There are days (not the good days, the other ones) when social media marketing feels a lot like high school.
There are the cool kids everyone wants to be like. They have a ton of friends (in this case, hundreds of thousands). Of course those aren’t real friends, but still, from the outside it looks like it would be pretty awesome.
On the not-so-great days, we get carried back to those painful high school memories when we were the geeks, the dorks, the outcasts. And that seems like a problem.
But Erika Napoletano wants to slap a little sense into you on that topic … to let you know that your geekiness, your dorkiness, your weird way of looking at the world can be the source of your success.
If you’re strategic about it.
So forget about the so-called cool kids for a few minutes, and let’s talk about what it means to be productively unpopular.
Unpopular is the name of a new book by Erika Napoletano, who’s otherwise known as the chief redhead at RedheadWriting.com. Erika’s an SEO copywriter, a business strategist, and a dispenser of unpopular (but useful) advice.
She also curses a lot. A lot of my friends curse a lot. I’m not sure what that means.
Why it’s not such a bad thing to be unpopular
Most of us marketing online tend to be seduced by numbers.
We want to reach some magical number of followers on Twitter, or Likes for our FaceBook page. We want traffic to sweep down onto our sites like hordes of starving locusts. We want clicks and eyeballs and page views.
But numbers can only get you so far.
Yes, when it’s just you and your cat reading your blog, you have work to do.
Yes, you need a certain critical mass — what Brian Clark has called a minimum viable audience.
But that critical mass is a lot smaller than some of the “popular” sites might make you think.
Erika’s recipe for unpopularity
Is there a difference between being Unpopular (in Erika’s terminology) and just plain old failing?
In fact, yes there is. Out of her years working with companies to create more effective marketing strategies, Erika has put together a “recipe” of five key ingredients for unpopularity.
This is the kind of unpopularity that builds fierce loyalty with the customers who are right for you … and lets the rest move on to something else. In other words, the kind that builds a great business that makes plenty of money and gives you a lot of joy along the way.
Rather than try and paraphrase Erika’s recipe, I’ll quote it for you here:
- Personality: Your brand is a who and never a what. People do business with people.
- Approachability: If you haven’t created a personality that lets our audience know they can talk to your brand, you need to rethink the personality you created.
- Sharability: Your brand personality along with the welcome mat you put out for your audience dictates how, why, and how often people whare you with the people in their lives (also known as your potential customers).
- Scalability: Every unpopular brand pays attention to infrastructure — if you’ve spent the effort on creating an approachable personality that makes your audience want to share your brand, growth is inevitable and you must be able to deal with it.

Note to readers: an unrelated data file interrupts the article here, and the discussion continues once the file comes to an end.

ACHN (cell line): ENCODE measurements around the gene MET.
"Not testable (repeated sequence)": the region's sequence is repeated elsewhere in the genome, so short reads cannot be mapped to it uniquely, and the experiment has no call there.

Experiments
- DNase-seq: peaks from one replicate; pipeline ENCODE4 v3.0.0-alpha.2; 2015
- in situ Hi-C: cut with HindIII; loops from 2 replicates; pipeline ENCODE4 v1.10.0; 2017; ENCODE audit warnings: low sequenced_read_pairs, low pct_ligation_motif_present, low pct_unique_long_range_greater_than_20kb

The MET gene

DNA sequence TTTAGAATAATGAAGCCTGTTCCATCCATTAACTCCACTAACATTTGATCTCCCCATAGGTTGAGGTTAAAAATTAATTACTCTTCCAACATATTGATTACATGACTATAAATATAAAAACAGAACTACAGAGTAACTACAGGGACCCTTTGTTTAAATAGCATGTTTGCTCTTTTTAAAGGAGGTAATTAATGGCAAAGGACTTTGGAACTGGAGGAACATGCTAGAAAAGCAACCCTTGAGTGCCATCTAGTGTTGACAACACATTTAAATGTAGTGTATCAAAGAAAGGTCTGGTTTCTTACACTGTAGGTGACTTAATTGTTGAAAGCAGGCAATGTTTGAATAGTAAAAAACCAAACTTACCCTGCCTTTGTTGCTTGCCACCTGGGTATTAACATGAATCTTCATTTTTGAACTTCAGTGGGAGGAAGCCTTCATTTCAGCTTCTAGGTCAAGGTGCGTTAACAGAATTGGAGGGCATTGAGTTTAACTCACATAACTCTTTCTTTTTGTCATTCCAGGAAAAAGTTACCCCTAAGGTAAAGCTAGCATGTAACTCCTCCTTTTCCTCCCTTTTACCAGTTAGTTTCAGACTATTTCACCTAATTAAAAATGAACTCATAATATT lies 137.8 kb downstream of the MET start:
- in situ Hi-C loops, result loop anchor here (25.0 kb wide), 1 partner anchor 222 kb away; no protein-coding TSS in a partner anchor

- Profitablity: You’ve invested in the who and put out the welcome mat. Word’s gotten around, and you’re growing. You’ve built the infrastructure to support the growth. Now, how do you make sure you remain solvent and keep on track so that you can point your brand toward generation revenue? The emotional and practical impliations of profitability.
So is it just about being a jerk?
(Erika uses another word, but I’ll keep it family-friendly here.)
It would be easy to think Erika is advocating being offensive for its own sake, or tearing down what’s popular in order to attract attention.
But Erika’s too smart a businesswoman for that, and she knows very well that attention for its own sake will never make you rich. (Or happy, for that matter.)
Anyone can be a train wreck. Unpopular isn’t about being a loudmouth or even (necessarily) a contrarian — it’s about how humility, courage, and purpose can lead you to create something much stronger than any of your “Me-Too” competitors will be able to conceive of.
Who should read Unpopular?
You should add Unpopular to your shelf if you’ve had trouble coming up with a unique business identity that feels real and compelling.
You’ll also get a lot out of it if you ever go through periods when you feel like you’re spinning your wheels as a business owner, working harder and harder without getting any traction.
You should not pick up Unpopular if you’re not willing to think of what you do as a business. (Even if it’s just you and your computer, working three hours a week because that’s all the time you can carve out right now.)
You should also avoid it if you have an issue with “salty language.” Erika is on the Blazin’ Buffalo Doritos end of that spectrum.
And finally, you should pick up something else if you want “quick fix” techniques. While there’s plenty of tactical advice here, it all works in a context of a larger strategy. Without the strategy, the tactics won’t do much for you.
Why strive to build an unpopular brand in the first place? Because …
Above all, unpopular brands are loved. Adored. Not by everyone and not by just anyone — but by the right people.
We’ve got two free copies to give away!
Erika has kindly given us two free digital copies of Unpopular to give away.
To enter your name for the giveaway, just click the handy Tweet button a few lines down to retweet this post.
We’ll pick two names at random in an entirely unscientific manner, and our lucky winners will get a copy in either Kindle, Nook, or Google Books format — your choice.
Or if you’re the impatient type, you can go grab the book here.
How about you — has taking an unpopular angle ever benefited your business? Let us know about it in the comments.
About the Author: Sonia Simone is co-founder and CMO of Copyblogger Media. She welcomes your salty business insights on twitter.